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Previous Challenge Entry
Topic: Exams (07/26/04)

TITLE: Golden Final - Lissa M. Lee
By L.M. Lee


“Let me see that!”

Mr. Steven’s voice crackled through the silent classroom. All eyes popped up to locate the offender. No surprise. It was William Harrison Pettijohn, III.

Once the culprit’s identity had been established, everyone rolled their eyes, sighed and returned to the impossible calculus exam. Everyone knew “Trip” – short for triple – would never be prosecuted. The Pettijohns of this world, never were. No one ever endangered precious Trip’s future and survived unscathed.

“Ah, come on Mr. Steven’s it's a love note to Peggy,” drawled Trip's eased arrogance. “Don’t embarrass her by revealing its contents.”

“Should have thought about Peggy’s reputation, before you tried to slip her a note during my final exam,” Mr. Steven continued. “Class, may I have your attention. Please put your pens down. All eyes on me.”

Pencils snapped down on desktops in almost perfect syncopation. Astonished eyes watched in awed curiosity.

“No need to worry, I’ll refund the time you’re losing by this interruption,” Mr. Steven’s strong voice assured the class. “Trip why don’t you and Peggy come up here.”

“What does this ignorant little man think he’s up to,” Trip muttered into the ear of his friend Cal as he rose from his desk.

Peggy slid out of her desk, flushed with embarrassment. She had seen Trip lose his temper. She knew when class was over she’d be blamed for this confrontation. She would suffer dearly later.

Standing in front of the class, Mr. Steven unfolded the paper, eyed its contents and then handed it to Peggy.

“Read it, out loud,” Mr. Steven commanded.

In an inaudible hushed whisper Peggy nervously read the scribbled, “What formula do we use?”

“Peggy, do you know what formula to use?” Mr. Steven asked.

“No sir,” she replied eyes searching for an opening in the floor.

“Then why do you think Mr. Pettijohn would ask you?” Mr. Steven persisted.

“I don’t know sir,” Peggy admitted with a self-conscious shrug.

“So you’re telling me your boyfriend, who is lazier than dirt, was asking you for the answer to a question you don’t know?” Mr. Steven continued.

Peggy’s head timidly nodded.

“So Trip, why don’t you know the answer? You’re such a bright boy. Why you’re the great hope for our future,” Mr. Steven prodded. “You should know something as simple as calculus.”

Trip’s jaw clinched. Everyone’s eyes played tennis between Mr. Steven and Trip. Not a sound. Breathing ceased.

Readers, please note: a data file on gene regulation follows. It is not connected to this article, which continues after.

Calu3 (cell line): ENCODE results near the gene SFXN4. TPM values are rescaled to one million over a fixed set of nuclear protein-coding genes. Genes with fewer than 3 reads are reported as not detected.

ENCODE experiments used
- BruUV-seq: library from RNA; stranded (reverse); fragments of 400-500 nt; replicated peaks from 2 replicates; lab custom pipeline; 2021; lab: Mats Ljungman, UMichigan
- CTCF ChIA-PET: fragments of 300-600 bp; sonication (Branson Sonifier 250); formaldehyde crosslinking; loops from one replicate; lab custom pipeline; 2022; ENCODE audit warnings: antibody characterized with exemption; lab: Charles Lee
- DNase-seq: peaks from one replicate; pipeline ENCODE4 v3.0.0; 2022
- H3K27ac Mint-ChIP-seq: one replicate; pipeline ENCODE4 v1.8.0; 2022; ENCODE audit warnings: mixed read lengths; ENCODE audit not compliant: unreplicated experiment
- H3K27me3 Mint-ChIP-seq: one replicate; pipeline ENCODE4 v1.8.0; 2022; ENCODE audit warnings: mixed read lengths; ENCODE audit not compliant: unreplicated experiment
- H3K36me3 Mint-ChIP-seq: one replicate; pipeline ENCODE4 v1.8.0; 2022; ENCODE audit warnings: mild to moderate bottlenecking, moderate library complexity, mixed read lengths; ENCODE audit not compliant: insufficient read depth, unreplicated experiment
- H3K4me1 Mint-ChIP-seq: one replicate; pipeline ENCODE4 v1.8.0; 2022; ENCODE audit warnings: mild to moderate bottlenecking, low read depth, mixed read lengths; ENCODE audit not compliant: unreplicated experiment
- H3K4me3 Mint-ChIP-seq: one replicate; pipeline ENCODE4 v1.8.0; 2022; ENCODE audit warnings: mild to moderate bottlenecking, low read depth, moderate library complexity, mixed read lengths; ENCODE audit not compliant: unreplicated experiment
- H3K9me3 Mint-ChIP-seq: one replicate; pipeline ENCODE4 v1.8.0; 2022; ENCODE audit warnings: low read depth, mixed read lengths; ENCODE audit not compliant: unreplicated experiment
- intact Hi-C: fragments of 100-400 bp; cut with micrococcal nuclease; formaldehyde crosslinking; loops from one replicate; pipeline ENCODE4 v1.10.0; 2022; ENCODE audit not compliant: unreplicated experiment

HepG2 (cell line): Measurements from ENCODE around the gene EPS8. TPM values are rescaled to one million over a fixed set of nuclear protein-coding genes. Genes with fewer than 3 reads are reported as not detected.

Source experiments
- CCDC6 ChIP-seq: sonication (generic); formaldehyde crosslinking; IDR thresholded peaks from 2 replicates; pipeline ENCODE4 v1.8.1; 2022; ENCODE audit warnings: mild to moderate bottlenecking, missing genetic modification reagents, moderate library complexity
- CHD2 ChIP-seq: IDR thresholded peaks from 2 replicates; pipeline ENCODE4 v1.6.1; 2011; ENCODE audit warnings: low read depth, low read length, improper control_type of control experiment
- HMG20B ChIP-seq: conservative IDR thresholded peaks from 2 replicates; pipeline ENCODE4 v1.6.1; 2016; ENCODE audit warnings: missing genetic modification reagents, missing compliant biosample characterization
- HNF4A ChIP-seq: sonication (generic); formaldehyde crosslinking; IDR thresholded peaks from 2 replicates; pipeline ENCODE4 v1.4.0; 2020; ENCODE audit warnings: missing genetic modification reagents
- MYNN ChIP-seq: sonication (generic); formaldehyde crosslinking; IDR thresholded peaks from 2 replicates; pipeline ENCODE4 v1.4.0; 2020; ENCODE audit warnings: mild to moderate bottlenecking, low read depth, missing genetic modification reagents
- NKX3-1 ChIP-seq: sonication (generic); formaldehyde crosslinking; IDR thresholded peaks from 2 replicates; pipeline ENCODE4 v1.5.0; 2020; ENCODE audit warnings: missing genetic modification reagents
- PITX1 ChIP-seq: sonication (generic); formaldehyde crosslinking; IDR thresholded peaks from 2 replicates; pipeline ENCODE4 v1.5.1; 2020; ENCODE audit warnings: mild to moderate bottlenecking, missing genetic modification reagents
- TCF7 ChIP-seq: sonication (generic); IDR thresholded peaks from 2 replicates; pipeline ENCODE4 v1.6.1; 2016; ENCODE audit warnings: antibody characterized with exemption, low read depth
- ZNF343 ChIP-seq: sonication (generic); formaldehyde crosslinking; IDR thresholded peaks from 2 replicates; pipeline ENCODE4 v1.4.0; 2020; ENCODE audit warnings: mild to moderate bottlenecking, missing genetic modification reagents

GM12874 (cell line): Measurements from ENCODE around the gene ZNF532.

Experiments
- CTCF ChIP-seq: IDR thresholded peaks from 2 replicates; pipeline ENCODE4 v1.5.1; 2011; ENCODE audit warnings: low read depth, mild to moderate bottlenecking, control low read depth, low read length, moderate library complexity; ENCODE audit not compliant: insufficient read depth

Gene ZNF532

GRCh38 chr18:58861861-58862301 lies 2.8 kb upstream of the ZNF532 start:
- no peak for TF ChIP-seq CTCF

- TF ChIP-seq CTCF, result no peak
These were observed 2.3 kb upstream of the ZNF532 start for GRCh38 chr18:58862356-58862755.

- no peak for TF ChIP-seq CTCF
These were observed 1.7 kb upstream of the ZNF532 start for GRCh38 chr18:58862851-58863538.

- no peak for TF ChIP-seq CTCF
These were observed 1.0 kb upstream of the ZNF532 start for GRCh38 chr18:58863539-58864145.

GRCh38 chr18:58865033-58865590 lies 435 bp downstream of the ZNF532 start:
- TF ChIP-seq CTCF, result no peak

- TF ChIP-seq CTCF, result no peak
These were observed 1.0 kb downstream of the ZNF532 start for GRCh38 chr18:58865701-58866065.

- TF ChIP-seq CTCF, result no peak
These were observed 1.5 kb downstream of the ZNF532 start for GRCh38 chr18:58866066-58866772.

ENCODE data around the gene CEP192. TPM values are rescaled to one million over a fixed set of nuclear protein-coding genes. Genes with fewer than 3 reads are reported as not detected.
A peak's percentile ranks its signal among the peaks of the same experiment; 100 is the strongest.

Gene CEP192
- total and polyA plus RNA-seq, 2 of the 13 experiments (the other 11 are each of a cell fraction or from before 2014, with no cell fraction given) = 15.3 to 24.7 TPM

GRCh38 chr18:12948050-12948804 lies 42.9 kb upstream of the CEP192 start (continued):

“Because, you arrogant little &*#@ of a teacher, I don’t have to,” Trip snarled in his tradition haughty pride, “and ain’t nobody going to do a #*@# thing about it.”

“Correction,” Mr. Steven smiled, “no one - until now.”


“Hey Mr. Steven, I see you’re exercising your rights,” smiled Peggy on her way out of the voting booth, Trip at her side.

“Sure am, every chance I get,” Mr. Steven answered.

“Hey, Steven, how you like working that dead-end job, teaching first grade?” Trip needled?

“Oh, Trip, you’d be surprised at the favor your administration did for me,” Mr. Steven counted, “First graders only know half the expletives you do.”

“You just don’t get it do you?” cornered Trip.

“Get what?” Mr. Steven inquired.

“The rules of the game,” Trip informed him.

“What rules would that be?” Mr. Steven asked.

“The Golden Rule,” Trip laughed, “the one with all the gold, makes all the rules.”

“Oh, that rule,” Mr. Steven tipped his regards to the Senator and his wife as he left. “Very true…but tell me Trip, you own all the gold?”

“What’s with that guy,” Trip turned to Peggy, “thinks he’s so superior. Who’d wanna be him anyway - loser?”


“Trip! Trip! Can you hear me?” screamed Peggy, “Please somebody help us! Trip!”

Tourists gathered around the fallen man on the steps of the national capital.


“Hey, you can’t do this to me! Do you know who I am?” raged Trip.

“Yes I do.”

“Then you know I don’t belong here!” Trip pleaded.

“Oh but you do, by your own definition.”

“What definition,” Trip glupped.

“The one about Who makes all the rules. Should have paid attention to Mr. Steven. You might have known the answer to your final exam.”


…for the world is mine, and all that is in it. Psalms 50:12b

© 7/26/04 Lissa M. Lee

Member Comments
Member Date
darlene hight08/02/04
Excellent article and good point!
Dori Knight08/02/04
Life is the test, how we live it determines our final destination. Excellent point, good flow - I enjoyed this article, thanks!
Corinne Smelker 08/02/04
Lissa - awesome - loved it - definitely a vote getter!
Deborah Anderson08/02/04
This was a good story Lissa! Thank you and God bless you.
Karen Treharne08/02/04
Lisa, I loved your approach in writing this story and followed it until the ending, then I felt a bit confused. I understood that his final test in life determines his final destination, but did he actually end up with Satan? Maybe a little more clarity for someone like me who appreciates the more direct route most of the time. Well done.
Mary Elder-Criss08/03/04

Nice illustration of the importance of choices made. No matter how "big" we are on this earth, there is only one final that counts..good job. Mary
Joanne Malley08/03/04
Great story and great writing once again!
Linda Miller08/07/04
Hi Lissa - I agree with the other comment about the ending. Excellent piece right up until the ending. You did a fantastic job of dialogue except at the end . . .who is really talking? God or Satan? Excellent piece though, thank you so much.
L.M. Lee08/07/04
To everyone who asked...I wanted to leave the ending open to the reader's choice. I thought it would be more fun to let the reader decide the final destination of Trip. Thanks for your interest in the piece.